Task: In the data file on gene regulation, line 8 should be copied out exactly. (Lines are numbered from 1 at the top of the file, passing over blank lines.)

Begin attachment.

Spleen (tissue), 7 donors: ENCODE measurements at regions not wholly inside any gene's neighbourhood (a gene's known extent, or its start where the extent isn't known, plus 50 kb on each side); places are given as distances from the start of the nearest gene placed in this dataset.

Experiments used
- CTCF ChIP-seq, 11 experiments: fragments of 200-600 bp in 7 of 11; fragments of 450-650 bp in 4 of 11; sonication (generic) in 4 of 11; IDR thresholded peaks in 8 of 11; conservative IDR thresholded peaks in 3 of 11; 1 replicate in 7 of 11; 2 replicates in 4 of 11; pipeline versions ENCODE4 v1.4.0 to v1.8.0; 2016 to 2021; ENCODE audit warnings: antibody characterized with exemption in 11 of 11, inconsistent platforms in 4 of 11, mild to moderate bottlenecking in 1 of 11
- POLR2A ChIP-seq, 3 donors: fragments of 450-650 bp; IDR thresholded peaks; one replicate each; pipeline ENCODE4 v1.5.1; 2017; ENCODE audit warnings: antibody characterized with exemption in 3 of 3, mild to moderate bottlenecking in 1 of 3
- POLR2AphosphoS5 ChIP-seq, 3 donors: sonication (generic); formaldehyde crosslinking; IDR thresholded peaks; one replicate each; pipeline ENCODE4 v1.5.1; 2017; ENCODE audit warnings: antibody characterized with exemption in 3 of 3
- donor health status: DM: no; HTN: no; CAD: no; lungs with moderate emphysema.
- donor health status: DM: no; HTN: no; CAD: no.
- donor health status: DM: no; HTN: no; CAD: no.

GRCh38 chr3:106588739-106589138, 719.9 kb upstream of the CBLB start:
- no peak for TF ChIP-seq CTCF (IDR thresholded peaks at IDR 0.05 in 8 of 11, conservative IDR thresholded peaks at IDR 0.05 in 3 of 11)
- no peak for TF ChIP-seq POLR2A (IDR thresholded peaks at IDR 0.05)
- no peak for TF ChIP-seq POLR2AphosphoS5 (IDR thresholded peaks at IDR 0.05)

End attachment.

- donor health status: DM: no; HTN: no; CAD: no.